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    « March 2008 | Main | May 2008 »

    North Shore

    by Gerry Lopez

    The telephone rang on a lazy day, there wasn’t any surf so I was just relaxing on the couch doing nothing.

    “Gerry, this is Randall Kleiser calling, I met you once with John Milius, and he suggested I call you. I’m making a movie about surfing, and I’d like you to be in it.”

    I knew Randall had made some great movies that were very successful. “Blue Lagoon” was one, and I particularly liked another called “The Flight of the Navigator.” We chatted some more, agreed that a script would come to me, and after reading it, I would get back to Randall, who was spending time on the North Shore where he owned a beach house near Leftovers.

    The script arrived the next day, it was a quick read and, while it needed a little work with the pidgin dialogue and surfing information, it was basically a good story. A kid wins a surf contest in the wave pool in Big Surf, Arizona; his prize is a ticket to Hawai’i. He goes to the North Shore, gets creamed by the surf, gets into trouble with the Hui, hooks up with a local haole surfer who turns him on to a surfboard shaper and surf guru, learns the ropes, meets a beautiful local girl, finds himself in a rivalry with the top pro surfer, enters the big contest at the Pipeline …. Anyway, it was a story that was a little corny but still believable.

    Continue reading "North Shore" »

    Gerry Lopez and Jock Sutherland - Talkin' Pipe Pt. 5

    by Gerry Lopez

    Jock Sutherland was my first and foremost hero at the Pipeline. It somehow seemed destined that my first time out on a small empty day as a sophomore in high school, Jock would paddle out and give me a key tip on how to surf the difficult place. It would be the beginning of a long friendship and a lot of waves shared.

    I found this opportunity to get together with Jock at the Cardiff store to "talk story" about riding Pipe a wonderful experience. To do it in front of over 500 people seemed a little intimidating at first but Jock and I go back so far that it turned out to be very relaxing and quite fun. I think our audience enjoyed the experience as well. Our perspective is unique because we were able to spend a lot of time at the Pipeline before it became so popular and so crowded. In those quiet moments, in spite of the thundering tubes, there is the space to reflect deeply about all that is happening around us and to come to some profound understandings about this thrilling and dangerous surf spot.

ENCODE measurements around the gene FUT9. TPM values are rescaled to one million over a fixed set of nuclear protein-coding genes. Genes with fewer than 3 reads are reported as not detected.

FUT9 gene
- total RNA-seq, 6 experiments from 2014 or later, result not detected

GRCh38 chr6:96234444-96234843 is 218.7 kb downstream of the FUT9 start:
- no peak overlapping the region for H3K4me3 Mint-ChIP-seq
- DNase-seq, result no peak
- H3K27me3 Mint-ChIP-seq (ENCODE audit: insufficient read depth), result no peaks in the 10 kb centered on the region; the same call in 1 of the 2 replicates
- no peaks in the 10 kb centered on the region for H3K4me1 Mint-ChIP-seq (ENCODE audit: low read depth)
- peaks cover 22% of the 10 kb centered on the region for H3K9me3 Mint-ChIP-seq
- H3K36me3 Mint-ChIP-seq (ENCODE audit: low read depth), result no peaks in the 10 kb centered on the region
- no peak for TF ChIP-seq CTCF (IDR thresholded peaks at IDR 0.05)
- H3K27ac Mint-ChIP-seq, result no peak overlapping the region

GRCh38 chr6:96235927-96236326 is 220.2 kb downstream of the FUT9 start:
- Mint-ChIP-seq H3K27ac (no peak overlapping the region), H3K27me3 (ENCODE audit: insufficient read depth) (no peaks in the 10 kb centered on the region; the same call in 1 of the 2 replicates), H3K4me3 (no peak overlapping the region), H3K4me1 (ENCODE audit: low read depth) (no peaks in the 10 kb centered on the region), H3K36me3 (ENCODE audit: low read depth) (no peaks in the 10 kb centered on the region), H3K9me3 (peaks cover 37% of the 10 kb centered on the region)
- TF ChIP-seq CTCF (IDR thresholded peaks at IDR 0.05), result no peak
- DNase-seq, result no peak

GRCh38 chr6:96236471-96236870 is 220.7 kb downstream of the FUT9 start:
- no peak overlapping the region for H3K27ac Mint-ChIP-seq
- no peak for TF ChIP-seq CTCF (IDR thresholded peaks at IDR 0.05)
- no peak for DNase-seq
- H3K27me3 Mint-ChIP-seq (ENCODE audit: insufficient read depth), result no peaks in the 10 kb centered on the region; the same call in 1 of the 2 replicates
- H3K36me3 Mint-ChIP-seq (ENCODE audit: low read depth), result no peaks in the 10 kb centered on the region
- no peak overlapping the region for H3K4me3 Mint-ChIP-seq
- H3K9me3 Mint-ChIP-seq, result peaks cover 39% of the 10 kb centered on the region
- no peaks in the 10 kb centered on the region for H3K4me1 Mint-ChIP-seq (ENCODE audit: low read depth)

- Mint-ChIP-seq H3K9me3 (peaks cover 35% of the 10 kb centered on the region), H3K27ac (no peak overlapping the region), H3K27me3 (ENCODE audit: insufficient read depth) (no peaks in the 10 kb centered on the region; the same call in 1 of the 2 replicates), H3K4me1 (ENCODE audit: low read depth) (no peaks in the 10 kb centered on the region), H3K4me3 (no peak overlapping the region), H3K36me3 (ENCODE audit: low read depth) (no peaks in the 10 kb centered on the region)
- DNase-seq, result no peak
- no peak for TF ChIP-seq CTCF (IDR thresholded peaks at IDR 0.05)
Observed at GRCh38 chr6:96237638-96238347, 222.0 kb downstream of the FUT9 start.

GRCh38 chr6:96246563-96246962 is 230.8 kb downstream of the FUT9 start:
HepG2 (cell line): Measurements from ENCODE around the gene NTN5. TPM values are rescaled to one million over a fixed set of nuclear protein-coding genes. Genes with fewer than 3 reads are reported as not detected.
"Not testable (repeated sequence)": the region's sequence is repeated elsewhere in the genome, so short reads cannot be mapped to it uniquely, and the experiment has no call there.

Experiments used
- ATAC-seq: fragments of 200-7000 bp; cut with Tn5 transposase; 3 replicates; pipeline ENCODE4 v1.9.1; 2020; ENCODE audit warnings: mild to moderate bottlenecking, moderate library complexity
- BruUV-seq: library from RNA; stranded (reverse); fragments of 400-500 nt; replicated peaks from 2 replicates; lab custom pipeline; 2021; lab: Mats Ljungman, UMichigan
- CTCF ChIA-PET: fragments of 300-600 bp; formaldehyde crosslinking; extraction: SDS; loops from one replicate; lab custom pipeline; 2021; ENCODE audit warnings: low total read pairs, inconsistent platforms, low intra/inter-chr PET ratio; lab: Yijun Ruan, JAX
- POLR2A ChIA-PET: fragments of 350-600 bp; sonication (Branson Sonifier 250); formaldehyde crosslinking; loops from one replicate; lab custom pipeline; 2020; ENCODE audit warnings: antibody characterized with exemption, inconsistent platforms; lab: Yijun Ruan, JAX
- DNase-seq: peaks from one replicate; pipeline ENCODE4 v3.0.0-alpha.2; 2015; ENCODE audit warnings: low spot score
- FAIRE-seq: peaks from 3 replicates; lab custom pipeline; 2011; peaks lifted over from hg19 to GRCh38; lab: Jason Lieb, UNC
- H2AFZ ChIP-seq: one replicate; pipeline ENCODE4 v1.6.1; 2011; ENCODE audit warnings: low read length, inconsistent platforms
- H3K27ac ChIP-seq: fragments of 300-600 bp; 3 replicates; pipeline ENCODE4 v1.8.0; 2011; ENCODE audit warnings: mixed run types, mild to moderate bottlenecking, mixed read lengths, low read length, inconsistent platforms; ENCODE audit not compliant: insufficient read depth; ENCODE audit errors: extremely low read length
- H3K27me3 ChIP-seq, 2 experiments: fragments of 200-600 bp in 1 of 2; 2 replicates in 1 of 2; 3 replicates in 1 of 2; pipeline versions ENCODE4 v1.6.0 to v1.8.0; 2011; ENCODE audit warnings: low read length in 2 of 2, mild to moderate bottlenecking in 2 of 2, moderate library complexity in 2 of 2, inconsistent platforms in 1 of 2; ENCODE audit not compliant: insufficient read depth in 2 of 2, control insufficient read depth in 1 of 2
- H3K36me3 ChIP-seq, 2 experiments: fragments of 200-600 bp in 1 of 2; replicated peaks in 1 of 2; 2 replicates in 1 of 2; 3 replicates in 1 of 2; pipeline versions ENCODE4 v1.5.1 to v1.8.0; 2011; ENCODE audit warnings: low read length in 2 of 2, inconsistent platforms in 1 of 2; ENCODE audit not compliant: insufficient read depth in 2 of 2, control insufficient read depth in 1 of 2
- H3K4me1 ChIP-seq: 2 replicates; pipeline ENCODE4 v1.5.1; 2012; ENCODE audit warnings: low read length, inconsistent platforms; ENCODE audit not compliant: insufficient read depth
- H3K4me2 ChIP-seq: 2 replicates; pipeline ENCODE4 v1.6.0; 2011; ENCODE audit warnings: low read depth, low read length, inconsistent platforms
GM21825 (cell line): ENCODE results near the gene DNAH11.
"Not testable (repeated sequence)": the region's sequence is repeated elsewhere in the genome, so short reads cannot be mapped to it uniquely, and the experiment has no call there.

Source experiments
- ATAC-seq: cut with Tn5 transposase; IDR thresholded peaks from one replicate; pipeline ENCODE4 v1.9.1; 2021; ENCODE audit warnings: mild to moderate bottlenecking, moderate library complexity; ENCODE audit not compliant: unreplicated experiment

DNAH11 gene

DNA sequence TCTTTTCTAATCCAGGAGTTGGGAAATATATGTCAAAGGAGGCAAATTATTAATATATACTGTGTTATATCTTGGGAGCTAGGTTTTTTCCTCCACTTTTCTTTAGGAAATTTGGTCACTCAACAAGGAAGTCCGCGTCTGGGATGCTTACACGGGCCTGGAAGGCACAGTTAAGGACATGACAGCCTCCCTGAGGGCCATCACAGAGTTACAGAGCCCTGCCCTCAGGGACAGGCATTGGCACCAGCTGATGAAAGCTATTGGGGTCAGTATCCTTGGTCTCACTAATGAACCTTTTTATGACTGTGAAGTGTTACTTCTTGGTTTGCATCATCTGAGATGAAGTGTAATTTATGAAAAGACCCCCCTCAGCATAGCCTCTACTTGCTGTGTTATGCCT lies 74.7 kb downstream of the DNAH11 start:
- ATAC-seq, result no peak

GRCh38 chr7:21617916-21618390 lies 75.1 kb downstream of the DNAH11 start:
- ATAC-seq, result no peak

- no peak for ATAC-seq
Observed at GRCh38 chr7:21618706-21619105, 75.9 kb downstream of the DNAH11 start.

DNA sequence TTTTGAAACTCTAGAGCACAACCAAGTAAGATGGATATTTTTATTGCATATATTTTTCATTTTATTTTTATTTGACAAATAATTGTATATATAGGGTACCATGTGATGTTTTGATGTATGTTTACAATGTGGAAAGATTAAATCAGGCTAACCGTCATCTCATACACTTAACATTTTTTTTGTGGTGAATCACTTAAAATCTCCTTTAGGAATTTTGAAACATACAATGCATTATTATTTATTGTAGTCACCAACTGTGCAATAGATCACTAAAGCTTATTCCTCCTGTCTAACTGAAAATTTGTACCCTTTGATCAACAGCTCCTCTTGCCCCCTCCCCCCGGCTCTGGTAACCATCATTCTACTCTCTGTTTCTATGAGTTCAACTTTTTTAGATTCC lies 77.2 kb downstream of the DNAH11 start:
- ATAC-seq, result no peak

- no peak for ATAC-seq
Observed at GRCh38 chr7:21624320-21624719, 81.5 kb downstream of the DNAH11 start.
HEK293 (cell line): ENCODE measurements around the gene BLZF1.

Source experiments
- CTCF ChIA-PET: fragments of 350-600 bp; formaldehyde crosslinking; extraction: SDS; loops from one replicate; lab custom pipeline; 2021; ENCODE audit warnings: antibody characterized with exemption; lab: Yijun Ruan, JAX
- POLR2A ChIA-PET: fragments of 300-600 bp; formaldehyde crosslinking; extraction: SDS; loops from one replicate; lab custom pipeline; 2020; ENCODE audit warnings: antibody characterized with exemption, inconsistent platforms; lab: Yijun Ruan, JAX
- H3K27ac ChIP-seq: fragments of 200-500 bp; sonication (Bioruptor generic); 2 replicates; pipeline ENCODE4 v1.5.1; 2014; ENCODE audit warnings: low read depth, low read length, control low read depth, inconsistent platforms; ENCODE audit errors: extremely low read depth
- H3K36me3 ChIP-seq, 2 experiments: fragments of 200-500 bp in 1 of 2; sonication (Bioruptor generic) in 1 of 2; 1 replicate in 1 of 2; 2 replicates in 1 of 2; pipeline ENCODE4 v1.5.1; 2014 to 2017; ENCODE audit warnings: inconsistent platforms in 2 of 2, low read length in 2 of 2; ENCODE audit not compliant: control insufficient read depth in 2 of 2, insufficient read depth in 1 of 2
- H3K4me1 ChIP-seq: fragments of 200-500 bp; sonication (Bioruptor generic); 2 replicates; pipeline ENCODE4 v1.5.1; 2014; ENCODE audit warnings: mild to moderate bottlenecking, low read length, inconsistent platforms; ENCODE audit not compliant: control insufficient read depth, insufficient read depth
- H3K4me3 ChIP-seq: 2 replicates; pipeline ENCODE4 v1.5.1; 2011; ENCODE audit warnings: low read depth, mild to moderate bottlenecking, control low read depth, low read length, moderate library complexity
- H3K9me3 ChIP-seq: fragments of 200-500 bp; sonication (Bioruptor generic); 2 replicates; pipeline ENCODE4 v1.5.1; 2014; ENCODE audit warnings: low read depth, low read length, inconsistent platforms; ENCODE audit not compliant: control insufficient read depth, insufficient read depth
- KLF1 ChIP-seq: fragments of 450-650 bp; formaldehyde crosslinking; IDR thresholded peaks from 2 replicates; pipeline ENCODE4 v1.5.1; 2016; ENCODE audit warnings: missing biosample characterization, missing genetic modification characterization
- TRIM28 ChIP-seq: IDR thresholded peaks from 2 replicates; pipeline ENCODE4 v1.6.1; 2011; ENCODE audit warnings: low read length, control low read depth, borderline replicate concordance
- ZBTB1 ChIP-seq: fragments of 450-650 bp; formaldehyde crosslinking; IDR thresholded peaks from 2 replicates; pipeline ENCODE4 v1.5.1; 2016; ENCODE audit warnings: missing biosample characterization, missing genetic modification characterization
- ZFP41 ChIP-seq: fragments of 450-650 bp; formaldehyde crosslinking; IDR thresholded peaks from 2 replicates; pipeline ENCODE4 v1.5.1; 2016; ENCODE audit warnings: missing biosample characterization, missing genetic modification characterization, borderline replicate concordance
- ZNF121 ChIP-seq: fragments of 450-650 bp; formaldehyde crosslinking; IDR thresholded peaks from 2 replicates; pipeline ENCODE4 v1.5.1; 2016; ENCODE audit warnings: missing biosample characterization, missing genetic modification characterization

Now the Pipeline is a household name, very familiar at least in reputation to anyone in or near the surf world. So whether or not our listeners are going to use any of our little insights or observations about the place, I think it was interesting to have us two old war horses telling how it used to be.

    [Visit the Talkin' Pipe page at Patagonia.com to watch parts 1 - 4.]

    The Demise of the Ditch

    by Gerry Lopez

    Since it’s gone, I guess there’s no reason to keep the secret any longer. What we had was a pretty neat surf spot almost 200 miles from the ocean. For the last three years, it’s been double top secret. Even so, like everything else in the surfing world, the word got out. That’s why it got taken away. Too many people knew and were having too much fun.

    How does a surfing wave occur in the middle of the desert? Well I never would have believed it until I saw it. It starts with a long, cold winter season and lots of snow. Come spring that snow begins to melt, feeding the lakes and rivers, which are tapped for crop irrigation. Take a feeder canal transporting the water 50 miles away to a reservoir. Along that ditch are several features engineered to slow the gravity fed flow of the water. One of them is nothing more than a minor pinch on both walls combined with a slight drop in the slope of the bottom. Add the correct cubic feet per second of water discharged into the canal. Somehow this combination works just right at one particular site to produce a rideable standing wave suitable for a variety of watercraft.

    Continue reading "The Demise of the Ditch" »

    A Cool Cat

    by Gerry Lopez

    Surf heroes become recognized for accomplishments that set them apart. Kelly Slater and Andy Irons battled fiercely for world championship titles among a field of surfers of extraordinary ability. Laird Hamilton rode bigger and more dangerous waves than anyone had before, which paved the way for others to make their own big wave dreams and imaginations a reality. No one, surfer or not, could deny that Kelly, Andy and Laird are true-life heroes. Whenever I see a photo or film of any of them riding a wave, I am instantly mesmerized with open-mouthed awe.
    When I think about the surfers I liked when I was growing up, and the things I admired about them, I guess it was their style more than their accomplishments that set them apart. There was a guy named Paul Strauch, who was only a few years my senior, but he had a way of riding his surfboard that everyone admired.

    Continue reading "A Cool Cat" »

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